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In 1987, humanity was confronted with a growing ozone hole over the Southern Hemisphere and the implication of an inevitable and dramatic rise in skin cancer cases. The world’s leaders at that time, even while taking on an existential Cold War struggle, came together in Montreal to adopt a solution to address the problem. A binding commitment to completely phase out the use of chlorofluorocarbons (CFCs )and halons was agreed. That treaty was universally ratified. Since then, much progress has been made in replenishing Antarctic ozone.
On October 21, 2019, NASA revealed:
Thirty-two years ago, the international community signed the Montreal Protocol on Substances that Deplete the Ozone Layer. This agreement regulated the consumption and production of ozone-depleting compounds. Atmospheric levels of man-made ozone depleting substances increased up to the year 2000. Since then, they have slowly declined but remain high enough to produce significant ozone loss. The ozone hole over Antarctica is expected to gradually become less severe as chlorofluorocarbons— banned chlorine-containing synthetic compounds that were once frequently used as coolants—continue to decline. Scientists expect the Antarctic ozone to recover back to the 1980 level around 2070.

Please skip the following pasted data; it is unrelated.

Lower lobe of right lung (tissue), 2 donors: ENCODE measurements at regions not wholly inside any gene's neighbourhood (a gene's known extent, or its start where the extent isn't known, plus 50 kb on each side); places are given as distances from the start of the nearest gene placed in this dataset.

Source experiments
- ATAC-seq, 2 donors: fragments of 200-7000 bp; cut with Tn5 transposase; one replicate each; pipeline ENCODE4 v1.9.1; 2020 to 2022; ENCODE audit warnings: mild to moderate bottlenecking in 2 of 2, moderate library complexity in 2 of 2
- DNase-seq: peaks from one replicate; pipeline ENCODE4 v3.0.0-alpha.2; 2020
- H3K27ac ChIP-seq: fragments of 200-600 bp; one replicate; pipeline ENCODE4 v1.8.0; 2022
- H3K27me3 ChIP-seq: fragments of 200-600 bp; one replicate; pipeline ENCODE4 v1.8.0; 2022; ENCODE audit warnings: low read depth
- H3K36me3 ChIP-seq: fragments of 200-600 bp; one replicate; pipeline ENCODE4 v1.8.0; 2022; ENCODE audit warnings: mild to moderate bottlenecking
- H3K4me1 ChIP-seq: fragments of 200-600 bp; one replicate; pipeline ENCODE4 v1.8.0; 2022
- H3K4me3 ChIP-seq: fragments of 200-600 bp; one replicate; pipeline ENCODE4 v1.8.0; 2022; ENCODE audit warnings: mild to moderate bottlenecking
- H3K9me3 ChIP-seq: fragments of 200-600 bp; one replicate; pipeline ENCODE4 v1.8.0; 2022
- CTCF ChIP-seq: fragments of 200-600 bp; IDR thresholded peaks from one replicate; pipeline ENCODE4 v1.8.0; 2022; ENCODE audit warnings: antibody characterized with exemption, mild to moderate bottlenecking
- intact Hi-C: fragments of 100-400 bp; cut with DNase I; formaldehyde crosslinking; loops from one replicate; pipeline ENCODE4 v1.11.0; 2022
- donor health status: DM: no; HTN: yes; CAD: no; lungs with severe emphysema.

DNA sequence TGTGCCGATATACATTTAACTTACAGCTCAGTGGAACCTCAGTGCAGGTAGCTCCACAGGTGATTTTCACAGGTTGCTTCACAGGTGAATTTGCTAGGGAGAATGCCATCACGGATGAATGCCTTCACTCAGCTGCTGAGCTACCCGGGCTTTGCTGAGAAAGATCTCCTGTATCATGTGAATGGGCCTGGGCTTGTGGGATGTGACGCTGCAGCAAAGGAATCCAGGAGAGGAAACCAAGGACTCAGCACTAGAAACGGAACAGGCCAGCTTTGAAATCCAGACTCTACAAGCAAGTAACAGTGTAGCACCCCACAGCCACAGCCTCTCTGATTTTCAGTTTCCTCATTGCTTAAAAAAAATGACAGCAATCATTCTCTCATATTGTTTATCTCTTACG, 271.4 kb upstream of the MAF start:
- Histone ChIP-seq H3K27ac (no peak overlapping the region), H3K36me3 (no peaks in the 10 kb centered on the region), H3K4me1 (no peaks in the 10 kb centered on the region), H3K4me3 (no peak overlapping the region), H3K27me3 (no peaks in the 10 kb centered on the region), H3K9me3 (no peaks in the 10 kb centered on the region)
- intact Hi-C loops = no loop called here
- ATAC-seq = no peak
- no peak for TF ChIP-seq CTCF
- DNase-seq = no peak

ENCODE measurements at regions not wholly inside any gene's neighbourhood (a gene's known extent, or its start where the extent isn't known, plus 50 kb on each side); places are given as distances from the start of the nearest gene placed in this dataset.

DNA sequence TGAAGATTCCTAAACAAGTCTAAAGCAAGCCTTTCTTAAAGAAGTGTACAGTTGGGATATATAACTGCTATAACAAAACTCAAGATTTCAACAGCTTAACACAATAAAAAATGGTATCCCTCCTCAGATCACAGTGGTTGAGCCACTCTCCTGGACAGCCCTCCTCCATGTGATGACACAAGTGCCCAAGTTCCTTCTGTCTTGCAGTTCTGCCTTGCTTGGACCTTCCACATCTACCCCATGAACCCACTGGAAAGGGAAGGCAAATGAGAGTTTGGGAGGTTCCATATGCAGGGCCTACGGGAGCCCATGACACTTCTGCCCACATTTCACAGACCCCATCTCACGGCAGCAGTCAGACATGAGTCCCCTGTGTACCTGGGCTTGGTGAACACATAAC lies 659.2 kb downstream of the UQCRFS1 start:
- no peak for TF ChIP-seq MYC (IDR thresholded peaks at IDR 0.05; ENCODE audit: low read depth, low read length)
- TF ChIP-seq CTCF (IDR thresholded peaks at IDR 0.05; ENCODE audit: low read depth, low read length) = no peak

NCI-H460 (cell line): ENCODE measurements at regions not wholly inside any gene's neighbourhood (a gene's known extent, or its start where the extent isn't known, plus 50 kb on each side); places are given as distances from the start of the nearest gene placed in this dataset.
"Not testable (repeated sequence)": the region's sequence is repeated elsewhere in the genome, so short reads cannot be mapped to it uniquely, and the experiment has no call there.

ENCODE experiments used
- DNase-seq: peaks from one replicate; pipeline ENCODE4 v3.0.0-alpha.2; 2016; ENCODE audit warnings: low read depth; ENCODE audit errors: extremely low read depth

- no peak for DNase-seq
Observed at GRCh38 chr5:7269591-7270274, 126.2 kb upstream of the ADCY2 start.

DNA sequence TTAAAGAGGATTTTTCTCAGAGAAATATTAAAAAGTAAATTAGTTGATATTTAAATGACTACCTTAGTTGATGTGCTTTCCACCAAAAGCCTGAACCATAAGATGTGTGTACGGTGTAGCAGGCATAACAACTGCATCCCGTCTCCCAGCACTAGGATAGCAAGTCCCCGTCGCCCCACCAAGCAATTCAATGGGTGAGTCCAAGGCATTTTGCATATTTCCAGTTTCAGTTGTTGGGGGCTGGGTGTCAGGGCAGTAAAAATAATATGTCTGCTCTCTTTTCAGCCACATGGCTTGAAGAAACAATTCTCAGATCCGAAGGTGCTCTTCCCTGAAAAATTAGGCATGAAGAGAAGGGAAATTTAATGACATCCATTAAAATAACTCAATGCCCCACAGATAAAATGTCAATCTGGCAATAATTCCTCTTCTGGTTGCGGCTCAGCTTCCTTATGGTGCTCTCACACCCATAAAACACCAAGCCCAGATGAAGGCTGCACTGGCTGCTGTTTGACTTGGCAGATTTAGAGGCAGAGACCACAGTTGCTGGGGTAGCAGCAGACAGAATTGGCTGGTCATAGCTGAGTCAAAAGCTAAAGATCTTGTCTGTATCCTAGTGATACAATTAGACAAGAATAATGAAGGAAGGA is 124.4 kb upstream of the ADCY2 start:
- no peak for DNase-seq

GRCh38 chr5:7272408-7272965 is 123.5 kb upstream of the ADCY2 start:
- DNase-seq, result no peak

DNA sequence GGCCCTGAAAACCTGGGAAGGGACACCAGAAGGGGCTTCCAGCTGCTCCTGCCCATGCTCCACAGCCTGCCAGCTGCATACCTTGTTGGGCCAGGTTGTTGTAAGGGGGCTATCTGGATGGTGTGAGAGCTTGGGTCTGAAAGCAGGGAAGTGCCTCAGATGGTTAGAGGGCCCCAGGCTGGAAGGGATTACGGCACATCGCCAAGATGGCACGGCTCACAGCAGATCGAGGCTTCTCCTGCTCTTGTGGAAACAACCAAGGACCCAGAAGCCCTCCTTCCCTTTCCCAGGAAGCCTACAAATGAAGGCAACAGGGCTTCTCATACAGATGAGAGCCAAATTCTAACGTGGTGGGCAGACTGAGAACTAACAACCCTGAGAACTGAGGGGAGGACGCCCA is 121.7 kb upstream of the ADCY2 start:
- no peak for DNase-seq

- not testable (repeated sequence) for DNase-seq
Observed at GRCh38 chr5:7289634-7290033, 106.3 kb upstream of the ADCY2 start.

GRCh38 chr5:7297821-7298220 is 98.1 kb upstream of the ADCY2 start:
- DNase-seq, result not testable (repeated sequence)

Then, science carried the day. Political leaders made the kind of decisions that fall with leadership responsibility. They made no excuses. They embraced no defeatist conclusions that addressing the problem would be economically harmful, much less fatalistic notions that nothing could be done. They did not descend into “denialism” or conspiracy theories aimed at alleviating responsibility to act from their shoulders. Instead, they acted with conviction. They put the world on a better path.
Just three decades later, when confronted by another great global challenge—that of anthropogenic climate change–the world’s leaders abdicated their responsibility at the United Nations Climate Change Conference (COP25) at Madrid. They proved unable to summon the courage, foresight, and leadership to tackle the global challenge of the contemporary era. They chose timidity at a time when no great struggle comparable to the Cold War is raging.
Put simply, they failed the test of leadership. They demonstrated that although they hold positions of authority, they lack the capacity and qualities necessary to lead. Instead, they chose to remain passive bystanders to history.
They failed as leaders. They failed as people.
In their enormous failure to lead, they have substantially magnified the burden they have already left to today’s youth, along with future generations to come. In doing so, they have defined their generation as perhaps the most short-sighted one in modern history.